When last we in the UK came face to face with Sigur Rós it was in rude Sunday afternoon light as they played the penultimate headline slot at Bestival 2012.
Despite the general consensus being that they performed pretty admirably, the band were quite obviously ashamed of their set, which they insisted was something best experienced in the dark; a stipulation which, according to a public apology which surfaced a few days later, they had agreed upon with the festival organisers far in advance and been denied at the last minute. Whilst many saw this statement as unnecessary or even childish, it is apparent tonight in the gorgeous Brixton Academy exactly why they felt an explanation was necessary.
Before Sigur Rós, backed by a plethora of other musicians despite now only officially being a three-piece, even take the stage we can see this is going to be a mind-blowing visual performance. A huge, thin layer of gauze flutters between an audience itching with anticipation and the Academy’s colossal stage, behind which silhouettes can just be made out amidst oceanic green and blue lights. The band appear, wordless, behind it, and after breaking convention by opening the set with a brand new song, begin the pitter-patter of piano and glockenspiel melodies that introduce ‘Í Gær’.
Lights blare as a thunderclap of percussion rings in droning bowed guitar and screaming harmonics, and we’re given our first taste of the thematic stage changes that occur from song to song throughout the performance. Between the deep hellish red that accompanies ‘Vaka’, the ferocious laser show that pierces every corner of the academy during ‘Brenninsteinn’ – a wonderfully bizarre new track that sounds like an industrial collaboration between Jónsi and Nine Inch Nails, and a hugely promising preview of what’s to come from the band’s next release – and the heart-rending display of figures clutching orbs of light atop cliffs behind an incredible rendition of ‘Varud’, Sigur Rós have brought an incredible smorgasbord of visuals tonight, the first of three London shows.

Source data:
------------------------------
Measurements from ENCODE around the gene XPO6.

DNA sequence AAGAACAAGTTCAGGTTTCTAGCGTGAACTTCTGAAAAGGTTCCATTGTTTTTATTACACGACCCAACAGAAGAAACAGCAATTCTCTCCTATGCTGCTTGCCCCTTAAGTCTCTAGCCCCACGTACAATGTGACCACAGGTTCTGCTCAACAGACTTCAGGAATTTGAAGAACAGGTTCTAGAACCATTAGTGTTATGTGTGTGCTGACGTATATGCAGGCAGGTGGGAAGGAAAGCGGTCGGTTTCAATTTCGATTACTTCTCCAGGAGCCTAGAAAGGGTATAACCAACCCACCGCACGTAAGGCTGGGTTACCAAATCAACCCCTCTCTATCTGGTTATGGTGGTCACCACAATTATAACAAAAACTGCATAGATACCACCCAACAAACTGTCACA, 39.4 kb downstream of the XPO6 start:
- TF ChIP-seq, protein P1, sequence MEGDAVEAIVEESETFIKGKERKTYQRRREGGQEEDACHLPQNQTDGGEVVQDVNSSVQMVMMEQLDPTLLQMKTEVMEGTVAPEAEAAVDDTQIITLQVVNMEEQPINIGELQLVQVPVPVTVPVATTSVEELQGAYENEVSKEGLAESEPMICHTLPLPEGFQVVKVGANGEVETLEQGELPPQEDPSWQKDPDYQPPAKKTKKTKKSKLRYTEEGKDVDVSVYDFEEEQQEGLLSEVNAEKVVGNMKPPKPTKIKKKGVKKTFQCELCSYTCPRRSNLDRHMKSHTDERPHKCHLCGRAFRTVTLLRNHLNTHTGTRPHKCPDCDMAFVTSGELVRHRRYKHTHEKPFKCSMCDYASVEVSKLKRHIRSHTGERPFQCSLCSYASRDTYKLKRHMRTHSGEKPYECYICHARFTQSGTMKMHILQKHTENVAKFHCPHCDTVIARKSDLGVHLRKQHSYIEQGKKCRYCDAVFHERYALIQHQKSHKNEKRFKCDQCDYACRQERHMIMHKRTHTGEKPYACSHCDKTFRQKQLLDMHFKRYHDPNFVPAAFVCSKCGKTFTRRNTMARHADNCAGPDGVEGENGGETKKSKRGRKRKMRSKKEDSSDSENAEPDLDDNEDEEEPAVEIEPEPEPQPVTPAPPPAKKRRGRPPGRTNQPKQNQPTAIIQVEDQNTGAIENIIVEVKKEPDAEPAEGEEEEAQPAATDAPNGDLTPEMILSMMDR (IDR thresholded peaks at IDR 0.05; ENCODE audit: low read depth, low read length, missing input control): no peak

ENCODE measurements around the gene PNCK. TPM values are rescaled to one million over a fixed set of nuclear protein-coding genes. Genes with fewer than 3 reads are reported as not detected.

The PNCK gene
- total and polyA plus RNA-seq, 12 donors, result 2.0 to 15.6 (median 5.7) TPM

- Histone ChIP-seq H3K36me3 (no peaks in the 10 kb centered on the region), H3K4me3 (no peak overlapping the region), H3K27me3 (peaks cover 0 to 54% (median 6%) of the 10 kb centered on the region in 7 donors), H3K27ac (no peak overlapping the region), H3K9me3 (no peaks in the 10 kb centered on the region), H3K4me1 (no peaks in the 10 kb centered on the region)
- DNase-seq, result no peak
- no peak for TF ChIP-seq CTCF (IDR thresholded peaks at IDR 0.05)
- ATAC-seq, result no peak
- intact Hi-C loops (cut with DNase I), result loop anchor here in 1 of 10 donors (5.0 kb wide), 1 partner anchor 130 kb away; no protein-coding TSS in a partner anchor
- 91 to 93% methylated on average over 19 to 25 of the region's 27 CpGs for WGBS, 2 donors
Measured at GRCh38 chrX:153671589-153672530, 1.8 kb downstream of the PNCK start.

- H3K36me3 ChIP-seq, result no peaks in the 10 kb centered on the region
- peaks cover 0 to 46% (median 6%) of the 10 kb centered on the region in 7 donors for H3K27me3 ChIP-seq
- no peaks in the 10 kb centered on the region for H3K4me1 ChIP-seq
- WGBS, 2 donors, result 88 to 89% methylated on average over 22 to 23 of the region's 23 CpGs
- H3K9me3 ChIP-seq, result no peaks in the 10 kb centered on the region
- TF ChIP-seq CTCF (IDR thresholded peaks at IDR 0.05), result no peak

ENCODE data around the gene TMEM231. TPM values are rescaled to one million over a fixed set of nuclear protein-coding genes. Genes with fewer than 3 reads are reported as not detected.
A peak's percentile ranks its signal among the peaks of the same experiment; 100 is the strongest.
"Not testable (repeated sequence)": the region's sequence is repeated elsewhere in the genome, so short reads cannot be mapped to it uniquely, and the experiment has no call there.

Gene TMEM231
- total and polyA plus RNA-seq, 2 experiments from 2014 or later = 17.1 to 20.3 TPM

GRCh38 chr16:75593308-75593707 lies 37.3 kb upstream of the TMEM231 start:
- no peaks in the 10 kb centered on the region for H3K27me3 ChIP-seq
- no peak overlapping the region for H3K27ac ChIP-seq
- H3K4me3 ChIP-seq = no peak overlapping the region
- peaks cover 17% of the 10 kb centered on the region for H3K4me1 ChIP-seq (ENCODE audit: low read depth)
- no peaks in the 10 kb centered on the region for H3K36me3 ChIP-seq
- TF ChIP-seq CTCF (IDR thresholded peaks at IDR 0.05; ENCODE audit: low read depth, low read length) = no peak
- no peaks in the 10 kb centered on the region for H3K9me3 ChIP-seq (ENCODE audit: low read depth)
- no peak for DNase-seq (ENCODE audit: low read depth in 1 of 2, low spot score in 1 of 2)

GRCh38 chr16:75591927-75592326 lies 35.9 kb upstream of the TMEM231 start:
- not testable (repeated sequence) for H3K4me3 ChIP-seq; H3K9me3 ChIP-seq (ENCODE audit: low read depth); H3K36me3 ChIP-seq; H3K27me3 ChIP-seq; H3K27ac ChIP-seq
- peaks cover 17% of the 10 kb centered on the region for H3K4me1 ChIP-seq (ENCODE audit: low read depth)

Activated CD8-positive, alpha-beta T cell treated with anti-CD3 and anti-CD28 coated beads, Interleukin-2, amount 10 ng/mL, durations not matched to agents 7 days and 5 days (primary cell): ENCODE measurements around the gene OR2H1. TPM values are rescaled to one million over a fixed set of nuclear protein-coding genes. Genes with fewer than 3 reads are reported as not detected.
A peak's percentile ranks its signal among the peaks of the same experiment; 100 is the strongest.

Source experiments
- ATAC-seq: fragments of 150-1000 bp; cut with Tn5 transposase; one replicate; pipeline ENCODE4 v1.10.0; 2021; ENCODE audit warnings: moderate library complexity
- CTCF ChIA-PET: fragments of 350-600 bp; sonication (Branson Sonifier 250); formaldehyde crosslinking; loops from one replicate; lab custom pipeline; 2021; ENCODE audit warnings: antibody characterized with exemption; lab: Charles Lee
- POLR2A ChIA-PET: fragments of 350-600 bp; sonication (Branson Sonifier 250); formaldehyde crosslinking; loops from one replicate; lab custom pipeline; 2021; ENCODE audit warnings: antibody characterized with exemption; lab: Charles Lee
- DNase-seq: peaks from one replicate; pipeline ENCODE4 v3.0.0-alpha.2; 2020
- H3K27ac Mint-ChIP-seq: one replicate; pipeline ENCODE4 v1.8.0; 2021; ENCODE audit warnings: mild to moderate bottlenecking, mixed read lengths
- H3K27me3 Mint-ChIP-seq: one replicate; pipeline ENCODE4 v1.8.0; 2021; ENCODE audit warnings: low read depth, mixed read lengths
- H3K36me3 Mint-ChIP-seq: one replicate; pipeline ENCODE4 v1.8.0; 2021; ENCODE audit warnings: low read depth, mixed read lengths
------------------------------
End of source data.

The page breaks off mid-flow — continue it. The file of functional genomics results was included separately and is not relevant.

At some point the gauze drops, and even without the gargantuan screen behind them and the somewhat apocalyptic lighting above, a fairy tale-like grotto made up of light bulbs on slim stands scattered across the stage, fluctuating slowly from one side to the other, create a warm perpetual glow around the Icelandic musicians.
Ever a man of few words in both his songwriting and his presence, from start to finish not one word passes Jónsi’s lips – besides those hidden in his own cooing, often ‘Hopelandic’, melodies. The audience, uniquely, mirrors this; there’s no muttering, no shouting and practically no movement whatsoever throughout the show. By the time the band reach the most consistently joyful stretch of the set, consisting of ‘Hoppípolla’, its glorious reprise ‘Með Blóðnasir’, and ‘Olsen Olsen’, our faces are broken into grins of elation as the playful melody springs from the flautists fingers and gorgeous forest-fire-esque visuals paint the band in deep maroon light.
A state of total awe grips the crowd as the otherworldly frontman performs his now-famous party trick of holding a note for a staggering length of time in the shortened-for-stage first half of ‘Festival’. By the end of the two-song encore Jónsi has enraptured the crowd to the nth degree, singing fiercely into his guitar’s pickups during ‘Svefn-g-englar’, theatrically tossing his bow to the side and knocking his microphone stand into the audience as the closer, ‘Popplagið’ reaches its bone-shattering climax.
The band reappear for the last time to finally drop their solemn stage personas and bow, smiling, to waves of rapturous applause. It’s been a live experience incomparable to others, because ultimately Sigur Rós remain, even at this late stage in their career, an absolutely fascinating collective, capable to surprise in many more ways than immediately meets the senses.